MLB 2004 sports the usual gameplay modes, including single-game exhibitions, a home run derby, a respectable franchise mode, and a unique Spring Training mode that challenges players to create a player and earn that playerís way into his teamís regular season lineup. Spring Training mode is probably MLB 2004ís biggest draw, as it becomes just as important for players to play their created player to perfection, as it is to play and manage their team to victory. This gameplay wrinkle is one addition that this yearís competition does not have, but itís certainly questionable as to whether or not this feature alone is worth purchasing MLB 2004 ahead of any of the other PS2 baseball games this year.


Visually, the stadiums are nice and the player models are pretty good. Thereís definitely some accurate facial models on these players ó more accurate, in fact, than most other baseball games out there on the PS2 this season. There are a couple of new camera angles that come into use during particularly long fly balls, and there are a few new player reactions, but a lot of whatís here just basically been tweaked from the PlayStation version of the game and is displayed with a much smoother frame rate than the PlayStation could handle. There are accurate scoreboards, which is also a nice touch. As with the gameplay, itís not that thereís anything necessarily bad here to speak of in the graphics department, but itís not overly exciting or new, either.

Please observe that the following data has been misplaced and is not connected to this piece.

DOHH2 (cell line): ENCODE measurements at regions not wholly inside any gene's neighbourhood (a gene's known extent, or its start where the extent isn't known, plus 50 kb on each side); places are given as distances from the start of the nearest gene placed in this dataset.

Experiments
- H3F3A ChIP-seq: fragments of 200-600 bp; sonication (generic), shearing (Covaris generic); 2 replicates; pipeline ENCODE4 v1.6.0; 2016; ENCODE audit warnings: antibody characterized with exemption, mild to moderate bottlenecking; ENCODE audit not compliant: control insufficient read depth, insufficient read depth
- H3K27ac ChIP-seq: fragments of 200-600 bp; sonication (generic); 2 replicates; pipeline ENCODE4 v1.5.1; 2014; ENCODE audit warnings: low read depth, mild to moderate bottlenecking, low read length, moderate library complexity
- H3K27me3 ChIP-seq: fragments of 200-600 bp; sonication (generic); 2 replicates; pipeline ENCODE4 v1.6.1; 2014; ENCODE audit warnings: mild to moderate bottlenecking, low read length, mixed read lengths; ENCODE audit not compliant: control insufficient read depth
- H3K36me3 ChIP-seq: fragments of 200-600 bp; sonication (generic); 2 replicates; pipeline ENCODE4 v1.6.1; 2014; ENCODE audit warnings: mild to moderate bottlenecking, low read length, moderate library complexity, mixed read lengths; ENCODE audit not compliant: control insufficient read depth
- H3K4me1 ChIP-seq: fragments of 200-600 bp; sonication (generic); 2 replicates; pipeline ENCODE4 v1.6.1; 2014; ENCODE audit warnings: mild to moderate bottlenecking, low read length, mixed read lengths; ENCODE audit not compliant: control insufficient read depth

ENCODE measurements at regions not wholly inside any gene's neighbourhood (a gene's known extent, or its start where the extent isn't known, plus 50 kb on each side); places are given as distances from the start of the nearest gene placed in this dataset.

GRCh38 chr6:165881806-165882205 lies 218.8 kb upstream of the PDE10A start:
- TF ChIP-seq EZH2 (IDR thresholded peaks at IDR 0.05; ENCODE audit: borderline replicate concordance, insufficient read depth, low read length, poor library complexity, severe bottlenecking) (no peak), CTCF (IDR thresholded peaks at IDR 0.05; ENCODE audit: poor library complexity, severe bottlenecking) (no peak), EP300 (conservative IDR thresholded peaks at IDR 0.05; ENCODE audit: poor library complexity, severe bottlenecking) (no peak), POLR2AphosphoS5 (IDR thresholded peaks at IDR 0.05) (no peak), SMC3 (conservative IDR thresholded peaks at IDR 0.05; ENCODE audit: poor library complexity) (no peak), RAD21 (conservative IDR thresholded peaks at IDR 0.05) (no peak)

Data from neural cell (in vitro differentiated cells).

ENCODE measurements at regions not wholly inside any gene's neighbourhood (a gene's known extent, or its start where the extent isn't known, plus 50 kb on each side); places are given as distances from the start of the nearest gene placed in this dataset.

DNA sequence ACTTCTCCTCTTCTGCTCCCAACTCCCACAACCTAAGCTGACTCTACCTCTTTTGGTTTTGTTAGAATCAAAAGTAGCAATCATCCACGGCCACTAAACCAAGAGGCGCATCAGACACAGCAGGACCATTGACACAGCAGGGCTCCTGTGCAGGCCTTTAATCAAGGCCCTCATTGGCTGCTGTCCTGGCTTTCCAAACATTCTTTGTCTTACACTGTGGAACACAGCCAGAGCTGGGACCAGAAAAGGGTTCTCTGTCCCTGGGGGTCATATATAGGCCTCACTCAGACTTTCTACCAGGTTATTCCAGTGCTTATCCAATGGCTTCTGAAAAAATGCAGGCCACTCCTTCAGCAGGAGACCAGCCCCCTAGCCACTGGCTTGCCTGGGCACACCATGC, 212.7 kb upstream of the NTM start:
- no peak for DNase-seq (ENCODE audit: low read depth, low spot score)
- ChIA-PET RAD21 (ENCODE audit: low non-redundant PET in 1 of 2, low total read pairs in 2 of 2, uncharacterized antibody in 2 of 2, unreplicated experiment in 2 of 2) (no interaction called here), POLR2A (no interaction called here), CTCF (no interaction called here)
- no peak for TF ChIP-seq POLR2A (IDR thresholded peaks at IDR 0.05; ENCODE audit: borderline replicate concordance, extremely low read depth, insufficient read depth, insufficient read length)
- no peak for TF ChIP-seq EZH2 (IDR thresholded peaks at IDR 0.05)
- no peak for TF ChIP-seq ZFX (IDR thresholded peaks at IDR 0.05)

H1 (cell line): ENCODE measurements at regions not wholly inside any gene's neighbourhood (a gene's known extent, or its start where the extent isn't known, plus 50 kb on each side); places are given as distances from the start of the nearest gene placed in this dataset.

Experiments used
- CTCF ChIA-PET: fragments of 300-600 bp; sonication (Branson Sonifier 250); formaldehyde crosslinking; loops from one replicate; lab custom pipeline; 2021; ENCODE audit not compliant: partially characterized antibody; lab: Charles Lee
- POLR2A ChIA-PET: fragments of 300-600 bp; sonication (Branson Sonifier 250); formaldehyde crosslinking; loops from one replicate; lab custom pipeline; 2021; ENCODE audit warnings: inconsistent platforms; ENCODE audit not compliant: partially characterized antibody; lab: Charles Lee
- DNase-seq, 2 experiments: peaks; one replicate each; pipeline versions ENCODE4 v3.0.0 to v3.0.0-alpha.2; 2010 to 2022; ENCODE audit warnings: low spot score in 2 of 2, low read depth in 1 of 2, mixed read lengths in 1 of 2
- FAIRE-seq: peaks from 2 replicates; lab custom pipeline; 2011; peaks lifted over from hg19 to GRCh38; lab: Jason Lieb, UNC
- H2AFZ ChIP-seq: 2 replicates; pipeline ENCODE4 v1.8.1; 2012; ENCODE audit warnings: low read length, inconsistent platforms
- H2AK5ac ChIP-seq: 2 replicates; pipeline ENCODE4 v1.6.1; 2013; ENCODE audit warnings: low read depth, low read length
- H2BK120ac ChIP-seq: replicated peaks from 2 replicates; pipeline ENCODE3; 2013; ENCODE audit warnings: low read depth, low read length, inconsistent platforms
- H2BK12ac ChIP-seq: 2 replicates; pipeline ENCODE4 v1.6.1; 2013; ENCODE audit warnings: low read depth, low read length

MLB 2004ís sounds consist mostly of Vin Scully and Dave Campbellís commentary, complemented by some decent sound effects. The sound of the bat meeting the ball varies, depending on the level of contact, and itís as easy to get excited when you hear that ďcrackĒ of the bat as it is to grimace in disgust when you hear the dull ďthudĒ of an early or late swing. The crowd sounds are serviceable here, with appropriate reactions to momentum changes within the game. Thereís not a lot of music to speak of, and the licensed music is gone, leaving some original stuff thatís sporadic in quality and the usual organ cheer music.


mlb 2004 ps2 review          mlb 2004 ps2 review


Unlike 3DOís High Heat Baseball 2004, MLB 2004 just doesnít have the reputation to be able to count on its gameplay to carry it this year, and with new entries from quality competition like Sega and EA Sports, itís hard to recommend a game that does the same old thing, even if it is slightly better.


Perhaps itís time for 989 to re-evaluate where their MLB series is, and perhaps give it a much-needed overhaul like EA did this year by trashing their Triple Play franchise and creating MVP Baseball from nearly scratch. Itís very possible for 989 to break out at any time, but itís got to come from taking a few chances and going back to the drawing board instead of trying to get by with the same thing year after year. If this was last year, the score might have been higher and even a recommendation might have been in the cards; however, the competition this year is far too talented and the upper tier of baseball games on the PS2 this year relegates MLB 2004 to a last-place finish.


- Peter J. Skerritt, Jr.

(March 29, 2003)